In July I wrote Describing Your Invention Completely in a Patent Application, which focused on the type of information you want to include to capture the full glory of your invention. This article is a follow-up to that, focusing this time on what the law requires and why, concluding with suggestions to help in breaking through the idea and getting to something more tangible. Reading these two articles in conjunction should give a more complete understanding of what is required and how to get from idea to patentable invention.
I start this tale observing a central reality: Inventors are creative people who observe a problem and envision a solution. Practically anyone can be an inventor because the first step on the path to inventing is the generation of an idea. Unfortunately, ideas cannot be patented and for many individuals the path to invention stops right there. But it doesn’t have to stop there. Frequently you just need some help collecting thoughts and a little push in the right direction. In fact, many people are surprised by what is required to be an inventor and have an invention that is capable of being patented.
Over the years I have worked with many inventors as they seek to move forward with their inventions. As a patent attorney it is no great surprise that the overwhelming number of individuals I have worked with are interested in filing a patent application and ultimately obtaining a patent. Filing a patent application necessitates have drawings to include in the application, but patent drawings are not the only type of “drawings” that an inventor should be considering. Patent illustrations are wonderful for a patent application, but they don’t always do the invention justice if you are trying to capture the attention of a prospective licensee, or if you are trying to convince a buyer to place orders or sell the invention in their store.
Simply stated, patent illustrations and other types of invention drawings, such as 3D renderings and photo realistic virtual prototypes serve different purposes. For example, take a look at the figure below, provided courtesy of Enhance Product Development, a product development company with a great deal of experience licensing and developing products in consumer markets. The patent illustration is on the left, and a branded, photo realistic virtual prototype is shown on the right. Which do you think would better capture the attention of a prospective licensee?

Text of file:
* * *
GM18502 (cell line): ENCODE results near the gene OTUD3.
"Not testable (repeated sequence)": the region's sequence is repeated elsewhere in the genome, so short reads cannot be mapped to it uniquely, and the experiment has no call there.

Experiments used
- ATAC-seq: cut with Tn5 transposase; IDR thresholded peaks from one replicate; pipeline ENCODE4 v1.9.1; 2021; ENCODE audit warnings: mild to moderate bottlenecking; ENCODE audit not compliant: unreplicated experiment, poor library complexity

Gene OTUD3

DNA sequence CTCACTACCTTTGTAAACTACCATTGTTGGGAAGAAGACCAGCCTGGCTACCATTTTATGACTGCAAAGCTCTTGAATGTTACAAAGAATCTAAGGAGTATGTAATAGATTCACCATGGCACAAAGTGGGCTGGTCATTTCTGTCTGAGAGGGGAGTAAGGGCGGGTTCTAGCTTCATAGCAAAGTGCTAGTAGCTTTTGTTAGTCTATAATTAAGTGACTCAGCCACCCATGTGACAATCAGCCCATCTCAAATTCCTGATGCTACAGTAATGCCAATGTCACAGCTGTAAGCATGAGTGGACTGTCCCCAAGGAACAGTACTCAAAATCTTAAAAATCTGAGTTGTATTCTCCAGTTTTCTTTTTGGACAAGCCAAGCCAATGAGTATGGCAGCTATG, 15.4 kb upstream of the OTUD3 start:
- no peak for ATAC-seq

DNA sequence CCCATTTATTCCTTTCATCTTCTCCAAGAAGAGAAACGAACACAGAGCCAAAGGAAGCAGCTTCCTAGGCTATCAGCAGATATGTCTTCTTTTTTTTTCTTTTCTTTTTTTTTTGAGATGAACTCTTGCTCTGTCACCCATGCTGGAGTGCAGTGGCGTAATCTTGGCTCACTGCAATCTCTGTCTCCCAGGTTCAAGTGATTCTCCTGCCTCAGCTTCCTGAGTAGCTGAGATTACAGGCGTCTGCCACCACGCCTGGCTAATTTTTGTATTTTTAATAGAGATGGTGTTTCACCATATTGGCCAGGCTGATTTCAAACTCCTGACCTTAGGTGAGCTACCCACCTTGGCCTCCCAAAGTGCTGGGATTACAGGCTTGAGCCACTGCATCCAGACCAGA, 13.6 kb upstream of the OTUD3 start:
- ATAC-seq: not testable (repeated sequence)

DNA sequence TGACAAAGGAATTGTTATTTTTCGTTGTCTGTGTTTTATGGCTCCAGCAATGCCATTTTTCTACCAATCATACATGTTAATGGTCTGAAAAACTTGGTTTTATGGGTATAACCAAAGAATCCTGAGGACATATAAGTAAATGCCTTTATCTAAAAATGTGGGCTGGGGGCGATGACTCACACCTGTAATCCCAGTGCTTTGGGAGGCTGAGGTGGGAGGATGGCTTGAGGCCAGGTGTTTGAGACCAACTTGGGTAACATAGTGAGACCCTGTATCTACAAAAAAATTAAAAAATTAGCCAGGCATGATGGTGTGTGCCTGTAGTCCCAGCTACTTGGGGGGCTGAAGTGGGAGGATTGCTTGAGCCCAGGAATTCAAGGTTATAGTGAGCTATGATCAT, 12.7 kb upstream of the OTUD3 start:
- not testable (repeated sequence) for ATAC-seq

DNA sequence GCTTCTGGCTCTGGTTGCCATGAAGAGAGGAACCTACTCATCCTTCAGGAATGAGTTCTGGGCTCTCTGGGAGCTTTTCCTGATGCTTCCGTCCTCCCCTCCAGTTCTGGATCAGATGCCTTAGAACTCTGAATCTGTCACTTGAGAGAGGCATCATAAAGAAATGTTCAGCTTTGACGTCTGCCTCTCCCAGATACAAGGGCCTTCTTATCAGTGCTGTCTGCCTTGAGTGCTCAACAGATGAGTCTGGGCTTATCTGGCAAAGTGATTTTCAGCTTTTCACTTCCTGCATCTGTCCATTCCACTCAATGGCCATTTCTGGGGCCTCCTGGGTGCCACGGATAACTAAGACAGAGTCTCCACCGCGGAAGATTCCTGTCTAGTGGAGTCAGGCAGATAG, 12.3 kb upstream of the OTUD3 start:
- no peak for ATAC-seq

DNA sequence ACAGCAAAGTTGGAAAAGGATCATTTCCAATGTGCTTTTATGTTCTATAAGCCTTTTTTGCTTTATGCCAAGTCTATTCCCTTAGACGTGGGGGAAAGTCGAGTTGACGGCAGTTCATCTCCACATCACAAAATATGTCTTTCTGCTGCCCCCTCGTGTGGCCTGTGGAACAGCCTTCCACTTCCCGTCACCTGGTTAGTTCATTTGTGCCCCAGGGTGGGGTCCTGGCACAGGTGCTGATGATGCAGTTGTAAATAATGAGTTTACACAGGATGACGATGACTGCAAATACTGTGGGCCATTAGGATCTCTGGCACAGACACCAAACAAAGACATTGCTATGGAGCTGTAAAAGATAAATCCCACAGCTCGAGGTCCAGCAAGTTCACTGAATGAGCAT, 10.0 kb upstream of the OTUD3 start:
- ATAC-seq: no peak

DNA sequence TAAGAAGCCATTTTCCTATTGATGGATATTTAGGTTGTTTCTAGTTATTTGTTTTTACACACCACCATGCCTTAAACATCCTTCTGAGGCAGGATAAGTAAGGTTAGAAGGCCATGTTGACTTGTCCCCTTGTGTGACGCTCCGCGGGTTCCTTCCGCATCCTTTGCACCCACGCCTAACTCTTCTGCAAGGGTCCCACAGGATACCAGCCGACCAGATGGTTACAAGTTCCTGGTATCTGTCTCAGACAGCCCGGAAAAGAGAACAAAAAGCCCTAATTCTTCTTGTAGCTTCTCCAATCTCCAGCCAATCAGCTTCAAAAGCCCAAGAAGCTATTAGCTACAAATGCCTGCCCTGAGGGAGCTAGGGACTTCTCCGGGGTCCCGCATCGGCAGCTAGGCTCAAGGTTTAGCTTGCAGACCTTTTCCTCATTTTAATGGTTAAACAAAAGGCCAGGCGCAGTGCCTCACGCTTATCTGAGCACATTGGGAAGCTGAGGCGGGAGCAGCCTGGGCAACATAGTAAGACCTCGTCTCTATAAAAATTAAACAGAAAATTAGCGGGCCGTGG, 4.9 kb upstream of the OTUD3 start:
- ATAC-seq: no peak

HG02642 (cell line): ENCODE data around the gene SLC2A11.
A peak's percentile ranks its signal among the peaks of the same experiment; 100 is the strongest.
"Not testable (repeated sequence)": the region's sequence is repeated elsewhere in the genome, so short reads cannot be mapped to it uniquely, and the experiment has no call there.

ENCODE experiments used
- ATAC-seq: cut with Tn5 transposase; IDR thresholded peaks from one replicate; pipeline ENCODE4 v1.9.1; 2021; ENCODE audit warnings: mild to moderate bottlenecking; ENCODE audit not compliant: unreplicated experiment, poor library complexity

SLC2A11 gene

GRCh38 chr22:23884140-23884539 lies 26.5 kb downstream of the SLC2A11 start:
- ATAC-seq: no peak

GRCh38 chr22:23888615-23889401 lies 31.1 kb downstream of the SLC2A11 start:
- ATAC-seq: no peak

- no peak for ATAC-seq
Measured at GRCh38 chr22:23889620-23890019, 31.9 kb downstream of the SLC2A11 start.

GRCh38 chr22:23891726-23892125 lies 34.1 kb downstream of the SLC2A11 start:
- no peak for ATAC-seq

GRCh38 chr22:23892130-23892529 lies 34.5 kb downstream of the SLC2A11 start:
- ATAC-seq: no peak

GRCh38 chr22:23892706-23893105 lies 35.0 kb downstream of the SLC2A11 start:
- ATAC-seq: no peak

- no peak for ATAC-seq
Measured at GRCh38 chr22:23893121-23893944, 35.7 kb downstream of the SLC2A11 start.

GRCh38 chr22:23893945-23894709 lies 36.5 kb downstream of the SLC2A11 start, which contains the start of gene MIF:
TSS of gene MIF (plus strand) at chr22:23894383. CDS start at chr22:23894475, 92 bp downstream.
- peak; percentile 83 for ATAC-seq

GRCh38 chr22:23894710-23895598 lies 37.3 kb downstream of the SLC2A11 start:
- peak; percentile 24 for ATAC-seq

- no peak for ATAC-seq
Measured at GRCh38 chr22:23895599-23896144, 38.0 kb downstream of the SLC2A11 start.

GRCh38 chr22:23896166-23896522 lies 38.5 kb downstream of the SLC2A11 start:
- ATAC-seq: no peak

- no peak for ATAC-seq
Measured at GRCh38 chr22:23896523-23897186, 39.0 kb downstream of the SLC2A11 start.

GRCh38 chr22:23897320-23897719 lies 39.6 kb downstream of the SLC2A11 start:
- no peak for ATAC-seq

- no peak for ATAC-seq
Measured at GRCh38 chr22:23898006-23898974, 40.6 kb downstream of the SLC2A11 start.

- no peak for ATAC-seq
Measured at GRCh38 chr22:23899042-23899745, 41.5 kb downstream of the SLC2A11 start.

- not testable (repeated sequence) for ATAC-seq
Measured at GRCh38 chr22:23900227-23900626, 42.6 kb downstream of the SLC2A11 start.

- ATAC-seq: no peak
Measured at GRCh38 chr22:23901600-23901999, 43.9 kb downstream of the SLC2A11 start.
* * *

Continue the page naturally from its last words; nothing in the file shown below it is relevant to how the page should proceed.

If you want to license your invention for royalty payments, you have to deliver more than a “me too” product. Prospective companies will demand that your product exceed their standard profit goals in order to pay royalties, which represent increased expense.
Many inventors believe the way to get a company interested in their inventions is to write a letter – and then hope they receive an invitation to begin negotiations. This seldom happens.
Your licensing quest should begin by phoning and asking for your prospect’s invention submission guidelines. Know that many times unpatented inventions, or inventions without at least a patent pending, will not be accepted.
Licensing your invention is a lot easier if you can show that it’s selling. That means you have to produce a small quantity of your product. Nice idea – until you learn that a plastic injection mold costs $25,000.
Now what? Fortunately, there are options. You just have to know where to look.
Small-quantity manufacturing lies between rapid prototyping processes and volume production. To discover the processes in the low- to mid-quantity range, visit www.jobshop.com. Also search —job shop shows — on Google.com for contract manufacturers, there were about 1,000 references last time I looked.
You have entered the innovation market taking your first steps. You had an idea, which matured to become definite enough to be characterized as an invention. Now what do you do? Many inventors will find a patent attorney or patent agent that they will work with, and still others will try and represent themselves. Representing yourself can be a dangerous undertaking because drafting a patent application and engaging in patent prosecution (i.e., working the patent examiner to identify patentable subject matter) can be a lot more difficult than it otherwise seems. There are many pitfalls and archaic rules to navigate. But even if you are going to choose to work with a patent attorney or patent agent you should do whatever you can to understand the tasks associated with obtaining a patent. The more informed you are as an inventor the better the resulting patent. The more you know the better the information you can provide to your patent attorney or patent agent, which only makes for a better, stronger, more detailed and broader patent once issued.
One big mistake I see inventors make frequently relates to understanding the full scope of their invention. This is not to suggest that inventors do not understand their invention, quite to the contrary. In my experience when an inventor has an invention (and not just an idea) the inventor will know what they have done in great detail. Sometimes there is a challenge to convey everything to the patent attorney or patent agent, but the inventor has that information it just needs to be liberated from the inventor and put on paper.